8. Eggcorns & Oronyms

Posted: 2013 年 11 月 13 日 in Logology

An eggcorn refers to a word or phrase that results from a mishearing or misinterpretation of another, an element of the original being substituted for one which sounds very similar. For example, people call Alzheimer’s disease old-timer’s disease. Basically, the incidence of Alzheimer’s disease increases with age, so the substitution is appropriate.

  1. baited [bated] breath

  2. balling [bawling] one’s eyes out

  3. bear-faced [bare-faced] lie

  4. beckon [begging] the question

  5. bread [bed] and breakfast

  6. cyberstocking [cyberstalking]

  7. doggy-dog [dog-eat-dog]

  8. forward [foreword]

  9. fullproof [foolproof]

  10. get one’s dandruff [dander] up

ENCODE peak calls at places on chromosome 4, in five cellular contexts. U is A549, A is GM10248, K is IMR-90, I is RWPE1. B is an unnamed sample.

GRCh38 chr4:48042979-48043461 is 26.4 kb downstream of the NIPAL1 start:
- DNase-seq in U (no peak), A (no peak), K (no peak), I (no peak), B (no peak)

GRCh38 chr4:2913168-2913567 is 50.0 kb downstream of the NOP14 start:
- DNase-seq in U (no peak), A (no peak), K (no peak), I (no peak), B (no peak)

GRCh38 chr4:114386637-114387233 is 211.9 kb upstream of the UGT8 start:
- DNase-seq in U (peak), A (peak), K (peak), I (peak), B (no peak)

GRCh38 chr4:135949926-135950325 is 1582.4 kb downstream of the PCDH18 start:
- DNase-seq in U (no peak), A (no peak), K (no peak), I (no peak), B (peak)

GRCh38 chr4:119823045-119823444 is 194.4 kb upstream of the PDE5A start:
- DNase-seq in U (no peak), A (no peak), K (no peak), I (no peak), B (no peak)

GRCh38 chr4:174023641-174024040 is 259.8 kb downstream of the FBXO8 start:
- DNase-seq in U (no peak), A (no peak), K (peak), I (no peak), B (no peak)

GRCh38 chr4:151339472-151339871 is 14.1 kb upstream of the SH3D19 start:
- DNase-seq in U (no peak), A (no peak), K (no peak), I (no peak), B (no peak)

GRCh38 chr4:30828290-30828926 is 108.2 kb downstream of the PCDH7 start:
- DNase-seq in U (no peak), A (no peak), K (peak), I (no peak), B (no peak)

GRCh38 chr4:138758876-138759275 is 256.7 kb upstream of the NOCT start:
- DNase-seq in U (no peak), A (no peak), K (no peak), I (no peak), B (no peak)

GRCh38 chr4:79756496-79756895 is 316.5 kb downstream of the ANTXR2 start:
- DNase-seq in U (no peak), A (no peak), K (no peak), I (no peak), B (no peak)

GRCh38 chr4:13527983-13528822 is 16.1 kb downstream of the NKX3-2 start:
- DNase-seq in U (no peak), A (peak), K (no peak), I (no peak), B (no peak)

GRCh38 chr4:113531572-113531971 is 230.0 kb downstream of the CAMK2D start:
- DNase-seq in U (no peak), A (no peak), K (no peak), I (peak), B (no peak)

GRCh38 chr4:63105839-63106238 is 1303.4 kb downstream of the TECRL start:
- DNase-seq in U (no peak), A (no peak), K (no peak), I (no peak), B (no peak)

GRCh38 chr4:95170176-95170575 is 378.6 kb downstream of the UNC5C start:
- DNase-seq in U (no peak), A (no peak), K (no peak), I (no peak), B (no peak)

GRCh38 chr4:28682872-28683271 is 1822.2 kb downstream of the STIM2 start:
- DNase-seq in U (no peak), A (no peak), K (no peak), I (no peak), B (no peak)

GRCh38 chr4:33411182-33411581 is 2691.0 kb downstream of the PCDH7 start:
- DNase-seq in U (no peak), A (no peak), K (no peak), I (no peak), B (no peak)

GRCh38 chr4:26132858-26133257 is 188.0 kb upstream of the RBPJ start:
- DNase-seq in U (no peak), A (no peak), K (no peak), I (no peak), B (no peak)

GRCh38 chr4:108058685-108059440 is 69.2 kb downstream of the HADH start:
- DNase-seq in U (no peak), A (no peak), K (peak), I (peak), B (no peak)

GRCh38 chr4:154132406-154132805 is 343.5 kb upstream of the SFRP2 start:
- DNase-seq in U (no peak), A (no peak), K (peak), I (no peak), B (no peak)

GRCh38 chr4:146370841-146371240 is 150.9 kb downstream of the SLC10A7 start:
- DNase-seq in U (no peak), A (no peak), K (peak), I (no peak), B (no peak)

11. lip-sing [lip-sync]

  12. without further to do [ado]

  13. You can’t have your Kate [cake] and Edith [eat it], too.


An oronym is a string of words or a phrase that sounds the same as another string of words or phrase but is spelled differently, such as ice cream and I scream.

  1. I moustache [must ask] you a question.

  2. She took a nice [an ice] cold shower.

  3. The stuffy nose [stuff he knows] can be disturbing.




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